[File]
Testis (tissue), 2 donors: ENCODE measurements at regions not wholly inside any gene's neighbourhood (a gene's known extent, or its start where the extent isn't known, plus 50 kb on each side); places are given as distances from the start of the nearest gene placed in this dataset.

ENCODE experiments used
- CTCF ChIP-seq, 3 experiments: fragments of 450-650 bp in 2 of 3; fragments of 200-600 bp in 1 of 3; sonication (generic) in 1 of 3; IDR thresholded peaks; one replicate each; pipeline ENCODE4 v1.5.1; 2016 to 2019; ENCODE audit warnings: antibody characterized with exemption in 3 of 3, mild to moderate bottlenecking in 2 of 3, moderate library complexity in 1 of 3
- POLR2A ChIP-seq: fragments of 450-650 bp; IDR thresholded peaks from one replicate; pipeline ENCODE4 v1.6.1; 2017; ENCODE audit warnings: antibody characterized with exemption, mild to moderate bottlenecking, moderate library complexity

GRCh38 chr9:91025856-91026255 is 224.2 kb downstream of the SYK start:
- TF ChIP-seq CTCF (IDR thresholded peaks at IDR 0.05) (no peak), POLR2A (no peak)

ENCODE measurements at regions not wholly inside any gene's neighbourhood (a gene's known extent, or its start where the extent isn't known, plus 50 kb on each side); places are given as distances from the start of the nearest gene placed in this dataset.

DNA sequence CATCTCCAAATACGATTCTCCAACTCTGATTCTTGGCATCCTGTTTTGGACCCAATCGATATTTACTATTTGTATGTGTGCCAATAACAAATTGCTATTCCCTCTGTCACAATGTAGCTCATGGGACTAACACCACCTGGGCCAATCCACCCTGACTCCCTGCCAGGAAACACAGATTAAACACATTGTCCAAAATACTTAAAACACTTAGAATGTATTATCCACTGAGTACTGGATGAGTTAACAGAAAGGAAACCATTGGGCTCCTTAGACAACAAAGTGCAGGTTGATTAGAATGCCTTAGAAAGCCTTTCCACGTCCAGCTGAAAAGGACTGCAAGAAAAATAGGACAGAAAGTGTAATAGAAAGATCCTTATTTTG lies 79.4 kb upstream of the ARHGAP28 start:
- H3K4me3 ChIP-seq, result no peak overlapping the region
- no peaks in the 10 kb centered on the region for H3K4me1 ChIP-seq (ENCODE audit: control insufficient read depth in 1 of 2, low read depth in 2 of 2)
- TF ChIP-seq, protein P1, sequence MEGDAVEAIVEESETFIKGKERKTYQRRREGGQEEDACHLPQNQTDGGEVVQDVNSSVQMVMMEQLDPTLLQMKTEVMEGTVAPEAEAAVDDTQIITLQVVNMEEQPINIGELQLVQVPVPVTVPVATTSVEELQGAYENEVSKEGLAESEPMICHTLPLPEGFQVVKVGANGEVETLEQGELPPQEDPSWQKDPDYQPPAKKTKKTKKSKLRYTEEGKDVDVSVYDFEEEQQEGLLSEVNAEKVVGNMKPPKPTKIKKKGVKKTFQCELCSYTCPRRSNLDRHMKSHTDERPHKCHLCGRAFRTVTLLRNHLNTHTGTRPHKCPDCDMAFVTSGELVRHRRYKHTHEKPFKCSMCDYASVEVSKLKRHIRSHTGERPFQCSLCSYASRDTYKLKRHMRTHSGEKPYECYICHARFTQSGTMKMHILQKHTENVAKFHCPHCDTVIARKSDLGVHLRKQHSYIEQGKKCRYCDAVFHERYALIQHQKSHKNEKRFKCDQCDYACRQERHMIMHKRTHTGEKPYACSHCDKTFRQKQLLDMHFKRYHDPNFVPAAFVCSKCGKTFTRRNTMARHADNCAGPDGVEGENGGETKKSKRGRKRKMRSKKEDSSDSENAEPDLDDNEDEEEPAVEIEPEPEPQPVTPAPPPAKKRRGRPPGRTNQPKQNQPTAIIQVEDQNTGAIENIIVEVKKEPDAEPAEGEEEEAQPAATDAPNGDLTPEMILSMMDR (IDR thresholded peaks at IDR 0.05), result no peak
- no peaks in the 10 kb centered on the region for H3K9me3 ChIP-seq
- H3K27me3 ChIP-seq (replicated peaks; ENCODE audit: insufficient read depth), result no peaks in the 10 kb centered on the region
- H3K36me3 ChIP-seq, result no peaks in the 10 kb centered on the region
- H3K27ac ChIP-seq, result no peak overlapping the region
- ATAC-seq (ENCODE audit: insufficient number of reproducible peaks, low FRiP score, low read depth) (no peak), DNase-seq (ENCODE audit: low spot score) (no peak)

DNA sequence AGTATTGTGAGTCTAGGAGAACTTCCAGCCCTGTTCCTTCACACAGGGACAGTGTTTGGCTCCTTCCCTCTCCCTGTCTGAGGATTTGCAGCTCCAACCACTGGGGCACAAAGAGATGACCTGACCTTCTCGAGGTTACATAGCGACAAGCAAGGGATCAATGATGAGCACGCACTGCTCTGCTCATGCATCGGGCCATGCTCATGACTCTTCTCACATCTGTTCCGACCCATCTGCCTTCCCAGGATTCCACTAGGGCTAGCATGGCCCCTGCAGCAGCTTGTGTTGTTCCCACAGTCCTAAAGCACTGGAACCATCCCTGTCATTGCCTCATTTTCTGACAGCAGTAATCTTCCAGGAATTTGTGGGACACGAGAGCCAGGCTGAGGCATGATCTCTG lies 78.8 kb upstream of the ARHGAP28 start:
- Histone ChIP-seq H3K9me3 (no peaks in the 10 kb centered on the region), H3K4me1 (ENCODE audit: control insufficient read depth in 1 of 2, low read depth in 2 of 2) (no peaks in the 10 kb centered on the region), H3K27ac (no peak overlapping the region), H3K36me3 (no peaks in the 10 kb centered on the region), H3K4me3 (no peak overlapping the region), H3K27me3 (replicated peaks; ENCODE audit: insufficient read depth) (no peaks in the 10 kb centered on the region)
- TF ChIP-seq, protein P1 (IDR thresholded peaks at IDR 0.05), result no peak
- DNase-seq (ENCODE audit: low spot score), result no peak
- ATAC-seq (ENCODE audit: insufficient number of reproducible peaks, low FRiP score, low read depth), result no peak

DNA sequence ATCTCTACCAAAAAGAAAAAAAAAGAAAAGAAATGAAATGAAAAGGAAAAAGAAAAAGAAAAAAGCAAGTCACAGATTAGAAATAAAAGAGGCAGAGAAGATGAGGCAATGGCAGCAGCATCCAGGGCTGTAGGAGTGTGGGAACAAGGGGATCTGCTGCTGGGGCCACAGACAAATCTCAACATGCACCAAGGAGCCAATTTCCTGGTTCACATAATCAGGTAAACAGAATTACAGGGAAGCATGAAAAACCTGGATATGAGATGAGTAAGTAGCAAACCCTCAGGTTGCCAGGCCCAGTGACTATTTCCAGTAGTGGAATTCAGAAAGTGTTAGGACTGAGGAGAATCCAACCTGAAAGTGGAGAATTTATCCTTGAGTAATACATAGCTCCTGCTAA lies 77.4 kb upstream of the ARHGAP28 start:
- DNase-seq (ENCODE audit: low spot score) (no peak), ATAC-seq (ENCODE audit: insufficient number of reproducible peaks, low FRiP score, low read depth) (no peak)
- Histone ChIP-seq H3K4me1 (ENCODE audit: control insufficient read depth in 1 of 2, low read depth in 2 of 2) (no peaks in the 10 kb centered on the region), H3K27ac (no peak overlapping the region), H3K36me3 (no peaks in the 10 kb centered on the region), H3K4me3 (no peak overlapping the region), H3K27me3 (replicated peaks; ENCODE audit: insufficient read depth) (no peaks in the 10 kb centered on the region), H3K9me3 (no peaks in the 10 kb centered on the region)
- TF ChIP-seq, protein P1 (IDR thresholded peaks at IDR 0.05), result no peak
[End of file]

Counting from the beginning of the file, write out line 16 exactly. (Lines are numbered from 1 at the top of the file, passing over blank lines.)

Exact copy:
- ATAC-seq (ENCODE audit: insufficient number of reproducible peaks, low FRiP score, low read depth) (no peak), DNase-seq (ENCODE audit: low spot score) (no peak)